Saturday, February 24, 2018
Editorials

Editorial: Cities should step up to fund Safe Harbor shelter

A consultant's report last week on an uptick in the number of homeless adults in downtown St. Petersburg and his call for more funding for the county's largest homeless shelter is a timely reminder that there remains a need for coordinated commitment across Pinellas County when it comes to battling homelessness.

St. Petersburg City Council member Karl Nurse summed up the situation well when he heard consultant Robert Marbut confirm that more homeless had returned to gathering in downtown parks three years after Safe Harbor, a shelter operated by Sheriff Bob Gualtieri, had helped make a marked improvement in the problem: "We almost had it solved and then we moved our attention elsewhere."

Safe Harbor, which houses more than 400 near Largo, was envisioned as a facility that all Pinellas cities would help support. The brainchild of the Sheriff's Office and then-St. Petersburg Mayor Bill Foster, it immediately addressed two acute issues: the hundreds of homeless who had taken up residence in the county's largest downtown and a way for the sheriff to keep homeless people who committed minor crimes out of the overcrowded and more costly jail, thereby saving tax dollars.

St. Petersburg committed $100,000 a year and Foster lobbied other Pinellas cities to pitch in, since their homeless could go to Safe Harbor, too. Sixteen of the 24 cities contributed. But now, only six cities are helping and St. Petersburg's contribution has remained $100,000. Yet the shelter costs $2.4 million a year to operate. The sheriff is forced to provide $1.6 million of that amount and cannot afford to offer additional staff or programming that might improve future outcomes for residents once they leave Safe Harbor.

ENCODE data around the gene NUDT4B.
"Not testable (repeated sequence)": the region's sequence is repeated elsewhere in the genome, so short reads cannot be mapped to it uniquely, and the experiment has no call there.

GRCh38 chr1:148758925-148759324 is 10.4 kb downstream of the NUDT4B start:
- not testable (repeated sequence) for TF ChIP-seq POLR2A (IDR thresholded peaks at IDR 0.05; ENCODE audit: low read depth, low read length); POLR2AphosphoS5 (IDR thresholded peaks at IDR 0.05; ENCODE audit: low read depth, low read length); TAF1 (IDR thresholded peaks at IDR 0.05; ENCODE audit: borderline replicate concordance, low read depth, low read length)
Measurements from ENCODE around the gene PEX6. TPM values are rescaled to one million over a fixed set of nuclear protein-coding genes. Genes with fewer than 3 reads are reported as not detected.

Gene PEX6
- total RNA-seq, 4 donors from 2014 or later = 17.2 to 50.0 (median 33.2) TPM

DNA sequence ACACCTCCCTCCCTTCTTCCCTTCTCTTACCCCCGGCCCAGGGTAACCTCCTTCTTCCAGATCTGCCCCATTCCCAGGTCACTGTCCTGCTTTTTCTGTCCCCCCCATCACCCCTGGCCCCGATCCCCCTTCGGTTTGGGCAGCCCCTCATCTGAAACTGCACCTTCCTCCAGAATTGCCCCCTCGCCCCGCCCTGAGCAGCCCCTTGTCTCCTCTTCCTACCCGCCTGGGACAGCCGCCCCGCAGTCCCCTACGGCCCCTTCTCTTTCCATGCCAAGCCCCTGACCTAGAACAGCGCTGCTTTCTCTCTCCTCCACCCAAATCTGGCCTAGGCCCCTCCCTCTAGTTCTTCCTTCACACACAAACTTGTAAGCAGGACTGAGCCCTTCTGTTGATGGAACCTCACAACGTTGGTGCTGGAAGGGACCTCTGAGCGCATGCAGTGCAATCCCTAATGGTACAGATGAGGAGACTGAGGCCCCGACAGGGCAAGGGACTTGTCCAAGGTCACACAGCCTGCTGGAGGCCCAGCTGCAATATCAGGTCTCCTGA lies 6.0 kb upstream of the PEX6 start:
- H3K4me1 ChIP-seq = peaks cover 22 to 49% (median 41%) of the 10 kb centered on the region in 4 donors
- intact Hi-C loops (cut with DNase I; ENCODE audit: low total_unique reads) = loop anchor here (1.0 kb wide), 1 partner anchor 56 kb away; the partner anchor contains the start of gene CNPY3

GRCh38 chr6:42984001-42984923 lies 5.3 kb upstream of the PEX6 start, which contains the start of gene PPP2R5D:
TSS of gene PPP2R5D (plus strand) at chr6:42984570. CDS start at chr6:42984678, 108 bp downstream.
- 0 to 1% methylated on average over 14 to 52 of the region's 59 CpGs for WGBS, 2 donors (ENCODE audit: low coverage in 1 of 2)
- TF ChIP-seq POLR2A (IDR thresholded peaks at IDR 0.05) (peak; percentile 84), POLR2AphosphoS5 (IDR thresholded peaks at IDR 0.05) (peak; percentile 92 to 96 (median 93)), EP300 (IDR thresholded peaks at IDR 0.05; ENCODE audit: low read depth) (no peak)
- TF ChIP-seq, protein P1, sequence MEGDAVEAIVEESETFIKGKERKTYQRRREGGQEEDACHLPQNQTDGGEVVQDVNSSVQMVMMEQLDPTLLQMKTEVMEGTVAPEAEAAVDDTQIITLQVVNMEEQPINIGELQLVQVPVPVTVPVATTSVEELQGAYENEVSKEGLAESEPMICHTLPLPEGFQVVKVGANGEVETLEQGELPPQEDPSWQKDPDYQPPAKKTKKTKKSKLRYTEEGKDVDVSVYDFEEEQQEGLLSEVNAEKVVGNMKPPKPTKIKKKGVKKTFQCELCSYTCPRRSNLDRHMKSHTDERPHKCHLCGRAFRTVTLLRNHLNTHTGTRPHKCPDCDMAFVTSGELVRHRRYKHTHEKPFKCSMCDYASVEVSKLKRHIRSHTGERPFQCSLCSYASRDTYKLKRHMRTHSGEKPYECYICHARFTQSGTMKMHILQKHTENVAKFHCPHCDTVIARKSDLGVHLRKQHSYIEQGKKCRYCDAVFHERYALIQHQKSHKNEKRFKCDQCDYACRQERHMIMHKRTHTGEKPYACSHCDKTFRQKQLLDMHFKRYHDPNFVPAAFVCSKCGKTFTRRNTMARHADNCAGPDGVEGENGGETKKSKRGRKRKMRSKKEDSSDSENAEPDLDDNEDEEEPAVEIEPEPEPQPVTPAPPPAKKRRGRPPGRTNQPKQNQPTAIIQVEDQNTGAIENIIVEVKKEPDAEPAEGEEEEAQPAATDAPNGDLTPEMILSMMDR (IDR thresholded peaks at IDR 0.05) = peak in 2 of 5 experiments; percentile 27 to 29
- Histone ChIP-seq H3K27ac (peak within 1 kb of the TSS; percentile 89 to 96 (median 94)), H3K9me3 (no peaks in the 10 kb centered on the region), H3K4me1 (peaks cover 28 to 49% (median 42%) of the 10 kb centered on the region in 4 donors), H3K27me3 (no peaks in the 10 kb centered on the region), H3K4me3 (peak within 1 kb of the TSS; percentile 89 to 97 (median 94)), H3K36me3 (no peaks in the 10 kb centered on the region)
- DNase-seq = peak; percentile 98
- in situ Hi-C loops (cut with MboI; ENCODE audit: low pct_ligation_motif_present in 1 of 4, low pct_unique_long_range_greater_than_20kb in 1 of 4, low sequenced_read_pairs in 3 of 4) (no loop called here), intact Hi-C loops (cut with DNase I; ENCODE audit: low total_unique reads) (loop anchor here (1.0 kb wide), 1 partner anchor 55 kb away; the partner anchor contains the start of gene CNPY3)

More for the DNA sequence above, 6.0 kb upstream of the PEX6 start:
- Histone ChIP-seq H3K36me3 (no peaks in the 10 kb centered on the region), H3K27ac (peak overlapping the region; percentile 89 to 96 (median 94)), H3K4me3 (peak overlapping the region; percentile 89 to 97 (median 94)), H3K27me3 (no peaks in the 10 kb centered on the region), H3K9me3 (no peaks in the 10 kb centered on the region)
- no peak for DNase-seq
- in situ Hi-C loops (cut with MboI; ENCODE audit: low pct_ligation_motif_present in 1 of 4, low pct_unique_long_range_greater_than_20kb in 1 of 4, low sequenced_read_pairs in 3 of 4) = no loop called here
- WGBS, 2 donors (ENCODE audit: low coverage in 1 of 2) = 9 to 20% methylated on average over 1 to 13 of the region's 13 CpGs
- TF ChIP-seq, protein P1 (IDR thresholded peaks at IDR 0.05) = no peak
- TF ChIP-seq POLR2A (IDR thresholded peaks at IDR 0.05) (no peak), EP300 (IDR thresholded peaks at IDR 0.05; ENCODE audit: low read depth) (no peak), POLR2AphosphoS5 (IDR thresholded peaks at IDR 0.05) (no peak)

Among the casualties in the budget squeeze was a program heralded by Marbut as having had an impact in its short five months: an innovative homelessness diversion program that showed success in persuading some of the more incorrigible and chronic homeless to accept help in achieving a more stable lifestyle. Marbut thinks the city should find a way to help Gualtieri restore that program as well as help St. Vincent de Paul's, which runs a shelter downtown, to provide 24-hour programming for the homeless. He also urged the city to remain committed to serving families, whose needs can be far different than those of chronically homeless adults.

There can be a tendency to write off homelessness as a St. Petersburg problem due to its high visibility, but when asked on intake where they spent the previous night, 60 percent of Safe Harbor residents say mid or North Pinellas, Gualtieri says.

St. Petersburg Mayor Rick Kriseman has committed to increase his city's share of funding to Safe Harbor, but other cities need to step up too with money and ideas. It will take countywide effort to address this challenge in a meaningful way. If the number of homeless is growing in St. Petersburg, it will soon grow elsewhere, too.

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Editorial: Improve school security plans with gun controls

Editorial: Improve school security plans with gun controls

Gov. Rick Scott and key members of the Florida Legislature offered ambitious proposals Friday that would plug some holes in the state’s safety net, strengthen school security and spend up to a half-billion dollars in response to last week’s massacre ...